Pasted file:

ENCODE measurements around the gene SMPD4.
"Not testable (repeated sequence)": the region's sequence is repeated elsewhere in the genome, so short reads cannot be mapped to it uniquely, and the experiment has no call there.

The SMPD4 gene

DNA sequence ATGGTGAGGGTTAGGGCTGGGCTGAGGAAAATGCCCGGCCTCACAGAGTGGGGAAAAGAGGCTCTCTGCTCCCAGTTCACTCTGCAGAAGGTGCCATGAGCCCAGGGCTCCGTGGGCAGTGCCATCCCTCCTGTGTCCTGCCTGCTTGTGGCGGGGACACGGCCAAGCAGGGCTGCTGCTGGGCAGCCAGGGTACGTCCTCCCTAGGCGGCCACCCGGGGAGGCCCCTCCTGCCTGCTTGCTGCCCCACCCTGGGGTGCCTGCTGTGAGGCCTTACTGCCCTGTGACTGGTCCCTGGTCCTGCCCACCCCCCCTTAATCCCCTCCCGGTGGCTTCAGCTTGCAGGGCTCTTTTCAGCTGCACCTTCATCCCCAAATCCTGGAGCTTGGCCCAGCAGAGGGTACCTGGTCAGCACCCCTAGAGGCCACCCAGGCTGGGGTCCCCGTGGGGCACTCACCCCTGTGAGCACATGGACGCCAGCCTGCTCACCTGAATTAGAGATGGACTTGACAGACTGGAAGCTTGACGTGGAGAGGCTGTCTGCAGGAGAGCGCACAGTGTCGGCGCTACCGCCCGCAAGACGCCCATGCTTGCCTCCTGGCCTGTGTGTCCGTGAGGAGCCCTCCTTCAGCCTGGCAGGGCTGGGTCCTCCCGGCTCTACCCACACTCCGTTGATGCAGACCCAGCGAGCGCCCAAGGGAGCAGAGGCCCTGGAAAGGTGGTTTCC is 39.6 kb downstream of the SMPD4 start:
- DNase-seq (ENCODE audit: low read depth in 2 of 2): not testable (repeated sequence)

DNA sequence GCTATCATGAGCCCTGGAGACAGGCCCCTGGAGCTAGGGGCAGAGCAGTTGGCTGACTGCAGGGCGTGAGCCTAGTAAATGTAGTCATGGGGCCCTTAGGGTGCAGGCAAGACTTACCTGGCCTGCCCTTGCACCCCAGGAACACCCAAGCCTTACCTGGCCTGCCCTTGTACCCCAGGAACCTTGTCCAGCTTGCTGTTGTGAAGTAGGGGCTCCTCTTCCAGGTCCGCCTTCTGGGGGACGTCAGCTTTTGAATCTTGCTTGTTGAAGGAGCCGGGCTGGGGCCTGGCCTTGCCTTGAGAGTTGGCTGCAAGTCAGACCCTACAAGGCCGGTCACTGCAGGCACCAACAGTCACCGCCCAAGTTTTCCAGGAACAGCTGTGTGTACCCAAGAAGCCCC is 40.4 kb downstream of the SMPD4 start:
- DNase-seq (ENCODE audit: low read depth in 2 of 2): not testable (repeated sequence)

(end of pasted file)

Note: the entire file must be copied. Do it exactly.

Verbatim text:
ENCODE measurements around the gene SMPD4.
"Not testable (repeated sequence)": the region's sequence is repeated elsewhere in the genome, so short reads cannot be mapped to it uniquely, and the experiment has no call there.

The SMPD4 gene

DNA sequence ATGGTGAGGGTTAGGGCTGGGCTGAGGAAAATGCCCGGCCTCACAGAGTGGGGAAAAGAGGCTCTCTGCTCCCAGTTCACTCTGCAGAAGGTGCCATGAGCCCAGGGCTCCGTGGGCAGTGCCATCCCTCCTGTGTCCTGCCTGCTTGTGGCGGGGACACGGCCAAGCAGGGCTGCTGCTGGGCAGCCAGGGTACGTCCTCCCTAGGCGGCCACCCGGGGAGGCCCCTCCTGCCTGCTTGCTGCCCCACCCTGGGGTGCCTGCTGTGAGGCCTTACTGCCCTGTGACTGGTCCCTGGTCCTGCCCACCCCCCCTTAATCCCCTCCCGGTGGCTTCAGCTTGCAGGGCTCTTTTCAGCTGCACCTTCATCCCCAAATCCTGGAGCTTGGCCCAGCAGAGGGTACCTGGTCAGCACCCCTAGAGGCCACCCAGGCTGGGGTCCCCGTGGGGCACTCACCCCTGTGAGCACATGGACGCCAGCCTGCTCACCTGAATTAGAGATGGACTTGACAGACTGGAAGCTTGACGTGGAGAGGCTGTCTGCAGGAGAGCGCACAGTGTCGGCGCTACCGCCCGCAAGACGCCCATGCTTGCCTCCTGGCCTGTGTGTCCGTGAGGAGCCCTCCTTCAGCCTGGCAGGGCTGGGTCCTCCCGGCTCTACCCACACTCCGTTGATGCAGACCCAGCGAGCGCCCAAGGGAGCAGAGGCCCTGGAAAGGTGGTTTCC is 39.6 kb downstream of the SMPD4 start:
- DNase-seq (ENCODE audit: low read depth in 2 of 2): not testable (repeated sequence)

DNA sequence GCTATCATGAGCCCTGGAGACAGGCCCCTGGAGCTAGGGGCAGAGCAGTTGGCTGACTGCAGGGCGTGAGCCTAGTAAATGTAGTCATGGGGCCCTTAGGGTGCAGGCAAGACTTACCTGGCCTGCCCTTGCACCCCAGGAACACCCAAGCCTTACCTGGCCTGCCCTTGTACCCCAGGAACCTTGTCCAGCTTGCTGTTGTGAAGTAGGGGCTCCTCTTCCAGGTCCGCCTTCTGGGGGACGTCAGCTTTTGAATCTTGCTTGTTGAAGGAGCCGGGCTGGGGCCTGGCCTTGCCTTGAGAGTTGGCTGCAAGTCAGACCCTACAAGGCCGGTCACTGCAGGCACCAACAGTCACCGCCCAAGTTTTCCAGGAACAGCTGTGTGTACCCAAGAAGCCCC is 40.4 kb downstream of the SMPD4 start:
- DNase-seq (ENCODE audit: low read depth in 2 of 2): not testable (repeated sequence)